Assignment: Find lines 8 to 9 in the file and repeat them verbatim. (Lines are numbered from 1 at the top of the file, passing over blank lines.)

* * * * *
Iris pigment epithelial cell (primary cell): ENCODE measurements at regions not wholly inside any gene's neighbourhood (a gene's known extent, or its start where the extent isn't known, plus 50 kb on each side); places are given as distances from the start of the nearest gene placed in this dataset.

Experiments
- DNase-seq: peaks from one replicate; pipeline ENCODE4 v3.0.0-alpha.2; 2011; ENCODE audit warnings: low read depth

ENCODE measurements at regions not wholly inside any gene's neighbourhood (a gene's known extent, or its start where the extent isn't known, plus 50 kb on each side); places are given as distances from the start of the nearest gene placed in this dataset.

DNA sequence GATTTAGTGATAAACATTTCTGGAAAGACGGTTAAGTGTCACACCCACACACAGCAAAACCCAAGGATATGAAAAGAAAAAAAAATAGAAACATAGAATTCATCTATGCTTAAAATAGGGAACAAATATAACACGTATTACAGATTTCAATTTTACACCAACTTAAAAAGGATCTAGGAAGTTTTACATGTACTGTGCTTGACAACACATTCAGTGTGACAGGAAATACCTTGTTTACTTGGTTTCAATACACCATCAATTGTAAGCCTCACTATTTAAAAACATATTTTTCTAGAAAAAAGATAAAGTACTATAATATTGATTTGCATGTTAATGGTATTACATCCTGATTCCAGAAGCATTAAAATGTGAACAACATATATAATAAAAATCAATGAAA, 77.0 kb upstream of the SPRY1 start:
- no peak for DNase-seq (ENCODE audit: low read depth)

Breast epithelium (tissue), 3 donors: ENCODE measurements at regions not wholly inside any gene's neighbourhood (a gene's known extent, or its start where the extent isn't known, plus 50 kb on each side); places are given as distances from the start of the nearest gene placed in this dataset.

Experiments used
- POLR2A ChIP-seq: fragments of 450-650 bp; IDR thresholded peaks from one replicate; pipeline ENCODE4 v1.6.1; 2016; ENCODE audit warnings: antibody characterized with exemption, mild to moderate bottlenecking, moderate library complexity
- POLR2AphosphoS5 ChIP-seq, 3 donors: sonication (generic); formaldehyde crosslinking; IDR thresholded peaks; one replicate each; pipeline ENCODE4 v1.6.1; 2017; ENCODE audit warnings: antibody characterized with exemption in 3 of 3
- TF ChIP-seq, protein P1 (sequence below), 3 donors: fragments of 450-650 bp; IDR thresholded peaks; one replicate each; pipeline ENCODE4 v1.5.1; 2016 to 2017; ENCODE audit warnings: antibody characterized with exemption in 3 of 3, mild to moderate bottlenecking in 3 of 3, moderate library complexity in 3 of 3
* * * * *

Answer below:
Experiments used
- POLR2A ChIP-seq: fragments of 450-650 bp; IDR thresholded peaks from one replicate; pipeline ENCODE4 v1.6.1; 2016; ENCODE audit warnings: antibody characterized with exemption, mild to moderate bottlenecking, moderate library complexity